Robert Taylor, whose ideas for using computers as communication devices were considered visionary, and who fostered several major advances that contributed to the development of the Internet and personal computers, died April 13 at his home in Woodside, California. He was 85.
He had Parkinson’s disease, said a son, Kurt Taylor.
Taylor was not strictly an inventor, but as a research director at federal agencies and private research centres he had a knack for finding the right people and ideas to make the digital revolution possible. In the 1960s and 1970s, he had a direct effect on the invention of the computer mouse, the personal computer and the Internet itself.
“We have this cult of the inventor,” Marc Weber, an internet historian at the Computer History Museum in Mountain View, Calif., said in an interview. “We don’t talk much about the people who make it happen. It’s just as rare to have that talent.”
Taylor said he had never been recognised in public by anyone outside the computer industry. But from his early days as a research manager at Nasa, he had an intuitive sense that computers could be used as communications devices, not merely as high-powered adding machines.
In 1961, Taylor provided funding through Nasa to a California researcher, Douglas Engelbart, who invented the computer mouse, which greatly increased the practical applications of computers.
Taylor soon moved to ARPA (now DARPA), a somewhat secretive agency with wide latitude to explore developments in technology. In the mid-1960s, he helped sponsor projects at three computer research centres, two in California and one in Massachusetts.
He had three computer terminals in his office, one for each project, but because they did not have a shared network, they could not communicate with one another.
“It doesn’t take much of an imagination to realise this was kind of silly,” Taylor told the Salt Lake Tribune in 2009. “You should have only one terminal that can go to any system that’s on the network.”
In 1968, Taylor and J.C.R. Licklider co-wrote a paper, “The Computer as a Communication Device,” that proposed the revolutionary notion that ordinary people would someday communicate directly through their computers.
“In a few years,” they wrote, “men will be able to communicate more effectively through a machine than face to face.”
They predicted that users would take out subscriptions for information services and would form “communities” in cyberspace. Email and other forms of online interaction “will be as natural an extension of individual work as face-to-face communication is now.”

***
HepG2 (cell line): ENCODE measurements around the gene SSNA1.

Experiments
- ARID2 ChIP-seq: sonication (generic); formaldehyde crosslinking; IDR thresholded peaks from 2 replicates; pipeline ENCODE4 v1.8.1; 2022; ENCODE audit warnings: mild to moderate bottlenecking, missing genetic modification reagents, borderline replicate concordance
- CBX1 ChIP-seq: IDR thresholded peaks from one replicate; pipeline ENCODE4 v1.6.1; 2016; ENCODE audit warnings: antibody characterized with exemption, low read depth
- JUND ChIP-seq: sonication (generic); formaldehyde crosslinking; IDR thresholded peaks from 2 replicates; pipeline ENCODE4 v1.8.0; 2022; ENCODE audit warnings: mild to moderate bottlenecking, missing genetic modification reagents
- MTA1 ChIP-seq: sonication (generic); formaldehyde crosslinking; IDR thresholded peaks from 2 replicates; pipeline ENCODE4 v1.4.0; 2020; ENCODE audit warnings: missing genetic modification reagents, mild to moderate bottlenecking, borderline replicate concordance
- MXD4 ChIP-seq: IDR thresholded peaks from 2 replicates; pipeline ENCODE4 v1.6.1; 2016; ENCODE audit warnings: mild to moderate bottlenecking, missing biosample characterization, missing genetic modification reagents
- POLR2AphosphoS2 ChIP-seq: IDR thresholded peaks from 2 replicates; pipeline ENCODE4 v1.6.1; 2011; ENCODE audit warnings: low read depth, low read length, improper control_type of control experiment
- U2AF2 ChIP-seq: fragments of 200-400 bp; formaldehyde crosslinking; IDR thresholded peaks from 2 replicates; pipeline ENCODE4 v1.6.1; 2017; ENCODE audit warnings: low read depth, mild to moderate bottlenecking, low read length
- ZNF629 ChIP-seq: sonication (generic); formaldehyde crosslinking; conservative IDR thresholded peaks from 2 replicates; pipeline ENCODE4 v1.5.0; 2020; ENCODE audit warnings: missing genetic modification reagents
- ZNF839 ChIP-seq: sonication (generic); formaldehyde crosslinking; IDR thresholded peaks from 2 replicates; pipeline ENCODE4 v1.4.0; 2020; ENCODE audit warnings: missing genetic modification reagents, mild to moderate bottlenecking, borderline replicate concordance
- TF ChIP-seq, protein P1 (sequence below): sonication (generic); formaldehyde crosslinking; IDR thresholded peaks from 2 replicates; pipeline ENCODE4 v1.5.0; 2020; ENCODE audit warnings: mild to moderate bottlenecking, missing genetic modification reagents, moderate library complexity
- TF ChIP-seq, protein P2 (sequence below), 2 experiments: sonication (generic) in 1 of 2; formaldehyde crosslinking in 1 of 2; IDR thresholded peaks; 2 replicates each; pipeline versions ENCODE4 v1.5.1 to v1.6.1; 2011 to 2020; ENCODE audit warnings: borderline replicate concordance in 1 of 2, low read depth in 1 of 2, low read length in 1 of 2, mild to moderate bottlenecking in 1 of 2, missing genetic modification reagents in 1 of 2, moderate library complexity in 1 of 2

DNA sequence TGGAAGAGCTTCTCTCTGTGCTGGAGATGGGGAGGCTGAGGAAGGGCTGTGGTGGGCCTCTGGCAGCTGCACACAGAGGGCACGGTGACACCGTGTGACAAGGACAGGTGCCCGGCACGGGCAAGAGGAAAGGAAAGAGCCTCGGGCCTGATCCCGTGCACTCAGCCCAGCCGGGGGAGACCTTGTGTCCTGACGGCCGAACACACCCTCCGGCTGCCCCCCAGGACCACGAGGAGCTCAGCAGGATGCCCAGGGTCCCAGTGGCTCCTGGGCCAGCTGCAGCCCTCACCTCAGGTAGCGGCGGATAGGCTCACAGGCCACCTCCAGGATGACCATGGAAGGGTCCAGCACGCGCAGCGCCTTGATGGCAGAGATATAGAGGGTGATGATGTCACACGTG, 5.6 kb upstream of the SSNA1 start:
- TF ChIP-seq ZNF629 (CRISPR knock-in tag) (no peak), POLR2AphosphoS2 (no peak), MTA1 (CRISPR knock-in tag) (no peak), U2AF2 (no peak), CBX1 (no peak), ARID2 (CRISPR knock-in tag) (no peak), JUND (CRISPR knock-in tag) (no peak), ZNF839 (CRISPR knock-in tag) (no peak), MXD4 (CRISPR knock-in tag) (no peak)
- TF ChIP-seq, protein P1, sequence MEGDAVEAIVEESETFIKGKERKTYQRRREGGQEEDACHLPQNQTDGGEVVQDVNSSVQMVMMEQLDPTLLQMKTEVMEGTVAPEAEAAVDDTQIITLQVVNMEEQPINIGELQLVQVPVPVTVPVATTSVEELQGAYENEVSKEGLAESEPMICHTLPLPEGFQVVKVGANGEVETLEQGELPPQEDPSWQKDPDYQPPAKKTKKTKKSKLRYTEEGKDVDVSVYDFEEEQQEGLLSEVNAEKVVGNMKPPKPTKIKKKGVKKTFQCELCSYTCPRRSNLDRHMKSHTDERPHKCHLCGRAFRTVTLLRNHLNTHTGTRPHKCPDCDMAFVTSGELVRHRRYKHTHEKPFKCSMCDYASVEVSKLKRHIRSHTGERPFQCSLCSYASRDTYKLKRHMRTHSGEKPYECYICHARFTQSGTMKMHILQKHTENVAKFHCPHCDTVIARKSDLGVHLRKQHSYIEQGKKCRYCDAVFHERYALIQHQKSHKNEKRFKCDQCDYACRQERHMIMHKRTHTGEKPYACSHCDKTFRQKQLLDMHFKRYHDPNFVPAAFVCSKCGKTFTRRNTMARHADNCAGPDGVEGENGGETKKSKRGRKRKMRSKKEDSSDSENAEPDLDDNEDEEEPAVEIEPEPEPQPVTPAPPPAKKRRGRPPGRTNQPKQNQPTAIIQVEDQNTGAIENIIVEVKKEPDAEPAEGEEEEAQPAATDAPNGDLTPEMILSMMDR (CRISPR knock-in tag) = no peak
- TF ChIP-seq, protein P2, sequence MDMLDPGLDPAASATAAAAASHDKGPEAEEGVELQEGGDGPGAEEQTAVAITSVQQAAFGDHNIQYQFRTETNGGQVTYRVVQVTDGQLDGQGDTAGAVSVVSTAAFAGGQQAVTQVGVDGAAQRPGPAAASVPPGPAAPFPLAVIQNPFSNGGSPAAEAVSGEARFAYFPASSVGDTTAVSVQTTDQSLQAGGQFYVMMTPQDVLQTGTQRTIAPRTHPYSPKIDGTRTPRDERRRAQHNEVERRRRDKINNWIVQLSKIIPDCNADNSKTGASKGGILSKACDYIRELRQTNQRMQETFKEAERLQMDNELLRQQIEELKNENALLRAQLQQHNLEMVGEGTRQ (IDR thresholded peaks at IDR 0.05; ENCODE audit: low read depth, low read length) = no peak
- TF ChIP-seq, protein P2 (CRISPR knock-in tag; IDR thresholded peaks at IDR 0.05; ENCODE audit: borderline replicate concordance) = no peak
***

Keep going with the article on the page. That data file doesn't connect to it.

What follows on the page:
By 1969, researchers under Taylor’s guidance had developed ARPAnet, a system recognised as a forerunner of the modern Internet.
Taylor left ARPA in 1969, then spent a year at the University of Utah before moving to California in 1970 to develop a computer science laboratory for Xerox. Mr. Taylor quickly built the Palo Alto Research Centre into a premier Silicon Valley think tank.
Asked by a Rolling Stone reporter in 1972 to describe his job, Taylor said, “It’s not very sharply defined. You could call me a research planner.”
Researchers in his lab built the Alto, one of the first personal computers, along with file-sharing systems and an early word-processing system that allowed users to cut and paste blocks of text. They also invented the first laser printer.
Much to Taylor’s frustration, Xerox saw his team’s work as largely experimental. Except for making laser printers, the company never became a major player in the computer world. Instead, Steve Jobs was reportedly inspired to develop his first personal computers after visiting the research centre in 1979.
Robert William Taylor was born Feb. 10, 1932, in Dallas. He was adopted soon after his birth by a Methodist minister and his wife and grew up throughout Texas.
Taylor served in the Navy during the Korean War, then majored in experimental psychology at the University of Texas at Austin, receiving a bachelor’s degree in 1957 and master’s degree in 1959.
From 1983 until his retirement in 1996, Taylor directed a research laboratory at Digital Equipment and helped develop AltaVista, an early internet search engine.
His marriage to Joanne Honnold ended in divorce. Survivors include three sons, Kurt Taylor of Palo Alto, Calif., Erik Taylor of Sunnyvale, Calif., and Derek Taylor of San Jose; and three grandchildren.
In 1999, Taylor was awarded the National Medal of Technology by President Bill Clinton. He had a colleague pick up the medal, saying, “I don’t intend to travel outside the Bay Area ever again, if I can avoid it.”
At his hillside home overlooking Silicon Valley, he grew tomatoes and kept up with new developments in the online world he helped create.
Taylor had no major patents and said he had no regrets that the discoveries he inspired did not make him wealthy.
“I was able to pick and choose who I worked with for close to 40 years,” he told the San Jose Mercury News in 2000. “Who else can say that? That’s the kind of life I had. I deliberately avoided the business world, because frankly I didn’t want to work with the idiots you have to work with in order to build a successful company.”